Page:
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Corban University

13 Tips for Remote Learning

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Transitioning to remote learning mid-semester can be painful and annoying – but it doesn’t have to be. Here are a few helpful tips to make your transition as smooth as possible. You may even find that you enjoy learning from a distance!

  1. Give yourself grace. Switching to remote learning mid-semester is tough! It’s tough for students, and it’s tough for professors. Be sure to give yourself grace – and extend that same grace to your professors. If you can’t get your technology to work right away, if you can’t figure out how to turn in a quiz or assignment, don’t panic. Take a deep breath, and email or message your professor or a classmate for help. We’re all in this together.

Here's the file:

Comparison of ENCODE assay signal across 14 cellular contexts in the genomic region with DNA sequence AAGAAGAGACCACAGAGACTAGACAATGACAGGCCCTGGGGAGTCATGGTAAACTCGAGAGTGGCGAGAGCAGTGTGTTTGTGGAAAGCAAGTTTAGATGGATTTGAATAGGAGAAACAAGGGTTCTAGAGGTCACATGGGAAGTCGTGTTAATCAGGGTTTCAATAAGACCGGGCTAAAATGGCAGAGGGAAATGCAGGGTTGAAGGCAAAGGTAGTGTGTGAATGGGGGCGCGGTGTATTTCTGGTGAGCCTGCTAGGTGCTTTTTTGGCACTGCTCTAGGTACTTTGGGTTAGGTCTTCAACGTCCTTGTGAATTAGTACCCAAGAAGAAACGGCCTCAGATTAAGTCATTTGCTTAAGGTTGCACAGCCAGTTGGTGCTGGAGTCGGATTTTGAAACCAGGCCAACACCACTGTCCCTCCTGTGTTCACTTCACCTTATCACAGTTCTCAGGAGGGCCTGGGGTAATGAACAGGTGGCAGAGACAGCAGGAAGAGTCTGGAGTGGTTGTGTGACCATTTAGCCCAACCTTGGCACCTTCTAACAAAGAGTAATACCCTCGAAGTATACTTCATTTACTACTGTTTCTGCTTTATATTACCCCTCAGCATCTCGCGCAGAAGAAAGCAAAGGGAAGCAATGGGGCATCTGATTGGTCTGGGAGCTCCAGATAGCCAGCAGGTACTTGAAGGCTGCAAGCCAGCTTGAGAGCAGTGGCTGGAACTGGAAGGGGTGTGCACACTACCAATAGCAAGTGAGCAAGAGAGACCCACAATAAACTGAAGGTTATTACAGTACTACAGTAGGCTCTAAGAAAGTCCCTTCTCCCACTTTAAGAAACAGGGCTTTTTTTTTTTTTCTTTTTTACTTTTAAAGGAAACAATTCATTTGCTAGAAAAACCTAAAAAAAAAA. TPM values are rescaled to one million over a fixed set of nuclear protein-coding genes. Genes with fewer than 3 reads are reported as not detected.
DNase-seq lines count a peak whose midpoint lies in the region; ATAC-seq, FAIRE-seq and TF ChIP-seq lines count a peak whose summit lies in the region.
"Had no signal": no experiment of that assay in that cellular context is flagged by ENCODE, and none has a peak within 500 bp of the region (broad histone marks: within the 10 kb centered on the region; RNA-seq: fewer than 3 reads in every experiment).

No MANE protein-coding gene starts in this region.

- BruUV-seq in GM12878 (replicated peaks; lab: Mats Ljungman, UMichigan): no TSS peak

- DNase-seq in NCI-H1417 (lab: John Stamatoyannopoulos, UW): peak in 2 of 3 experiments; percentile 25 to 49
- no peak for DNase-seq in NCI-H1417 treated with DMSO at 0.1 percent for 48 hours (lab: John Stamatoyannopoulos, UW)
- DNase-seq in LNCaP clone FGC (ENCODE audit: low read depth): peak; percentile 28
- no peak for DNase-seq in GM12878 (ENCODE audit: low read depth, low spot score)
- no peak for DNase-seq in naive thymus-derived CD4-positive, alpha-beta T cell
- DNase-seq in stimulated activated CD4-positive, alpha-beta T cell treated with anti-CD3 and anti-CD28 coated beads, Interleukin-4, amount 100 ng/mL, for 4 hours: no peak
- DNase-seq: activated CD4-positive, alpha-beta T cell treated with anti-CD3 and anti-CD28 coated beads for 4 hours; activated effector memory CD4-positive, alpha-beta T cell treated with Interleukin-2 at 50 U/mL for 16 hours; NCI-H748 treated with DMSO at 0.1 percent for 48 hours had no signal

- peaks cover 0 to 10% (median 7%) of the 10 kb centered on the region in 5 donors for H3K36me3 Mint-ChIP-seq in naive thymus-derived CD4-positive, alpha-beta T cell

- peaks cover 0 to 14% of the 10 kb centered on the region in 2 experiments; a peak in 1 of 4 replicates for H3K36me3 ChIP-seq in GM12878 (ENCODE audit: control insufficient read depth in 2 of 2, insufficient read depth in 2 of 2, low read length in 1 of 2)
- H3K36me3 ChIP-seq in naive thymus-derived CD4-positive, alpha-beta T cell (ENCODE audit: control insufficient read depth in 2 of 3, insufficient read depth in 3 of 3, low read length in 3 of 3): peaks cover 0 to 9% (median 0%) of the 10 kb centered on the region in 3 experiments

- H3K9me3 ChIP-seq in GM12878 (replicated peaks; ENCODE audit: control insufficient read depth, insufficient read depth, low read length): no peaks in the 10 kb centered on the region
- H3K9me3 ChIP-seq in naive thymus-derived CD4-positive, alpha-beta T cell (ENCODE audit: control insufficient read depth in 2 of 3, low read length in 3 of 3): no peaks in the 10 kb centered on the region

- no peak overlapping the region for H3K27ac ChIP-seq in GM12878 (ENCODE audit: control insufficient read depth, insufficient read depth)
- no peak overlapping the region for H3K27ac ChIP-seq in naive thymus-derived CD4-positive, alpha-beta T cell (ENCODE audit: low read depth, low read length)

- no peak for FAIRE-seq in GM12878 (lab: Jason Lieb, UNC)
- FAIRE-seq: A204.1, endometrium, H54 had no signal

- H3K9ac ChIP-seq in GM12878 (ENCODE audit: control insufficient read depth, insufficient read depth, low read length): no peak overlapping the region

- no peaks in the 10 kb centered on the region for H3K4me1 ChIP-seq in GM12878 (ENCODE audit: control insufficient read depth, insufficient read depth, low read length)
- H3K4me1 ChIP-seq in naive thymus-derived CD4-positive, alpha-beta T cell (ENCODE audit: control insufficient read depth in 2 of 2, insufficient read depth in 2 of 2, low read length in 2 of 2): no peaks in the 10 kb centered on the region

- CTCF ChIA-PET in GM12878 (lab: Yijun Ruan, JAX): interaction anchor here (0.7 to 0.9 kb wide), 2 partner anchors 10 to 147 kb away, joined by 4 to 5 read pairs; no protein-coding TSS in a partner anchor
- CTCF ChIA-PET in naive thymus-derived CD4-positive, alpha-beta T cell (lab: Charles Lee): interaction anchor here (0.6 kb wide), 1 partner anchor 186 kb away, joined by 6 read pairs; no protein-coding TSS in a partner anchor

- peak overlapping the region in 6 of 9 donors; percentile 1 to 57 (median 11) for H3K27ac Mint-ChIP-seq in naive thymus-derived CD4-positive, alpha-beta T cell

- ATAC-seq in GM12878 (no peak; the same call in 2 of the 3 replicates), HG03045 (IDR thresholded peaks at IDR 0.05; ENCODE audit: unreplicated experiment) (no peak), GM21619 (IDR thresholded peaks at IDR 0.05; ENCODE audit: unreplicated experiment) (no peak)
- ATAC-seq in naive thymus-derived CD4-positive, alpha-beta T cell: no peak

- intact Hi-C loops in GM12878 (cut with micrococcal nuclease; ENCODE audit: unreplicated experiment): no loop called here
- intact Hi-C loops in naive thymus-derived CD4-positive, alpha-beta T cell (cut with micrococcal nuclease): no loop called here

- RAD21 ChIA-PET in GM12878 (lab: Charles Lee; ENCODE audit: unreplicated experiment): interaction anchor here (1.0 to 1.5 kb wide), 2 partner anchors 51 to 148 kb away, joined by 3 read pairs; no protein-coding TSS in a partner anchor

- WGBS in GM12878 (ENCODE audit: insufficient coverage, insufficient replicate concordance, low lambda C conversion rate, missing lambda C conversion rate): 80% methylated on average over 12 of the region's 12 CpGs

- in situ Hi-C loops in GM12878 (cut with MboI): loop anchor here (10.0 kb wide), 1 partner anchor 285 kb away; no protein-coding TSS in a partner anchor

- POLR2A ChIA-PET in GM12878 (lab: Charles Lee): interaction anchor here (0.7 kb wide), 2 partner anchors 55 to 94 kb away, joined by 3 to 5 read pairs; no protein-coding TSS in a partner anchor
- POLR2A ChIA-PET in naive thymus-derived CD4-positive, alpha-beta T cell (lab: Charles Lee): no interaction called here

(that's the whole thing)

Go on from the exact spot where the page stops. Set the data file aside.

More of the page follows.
2. Remember that “online” doesn’t mean “easy.” Just because you aren’t attending class doesn’t mean your commitment and work ethic can slide. You’ll find that you need to devote the same amount of time to your education – if not more – now that you’re learning remotely 
  3. Check your Corban email A LOT. The primary method of communication between you and your professors may be your Corban email. Check it at least twice a day so you know what’s being asked of you. Some professors will expect you to attend class through video conferencing at the same time you’d normally be in class. Others may have adjusted deadlines or ways to participate. Checking your email frequently will help you stay in the loop.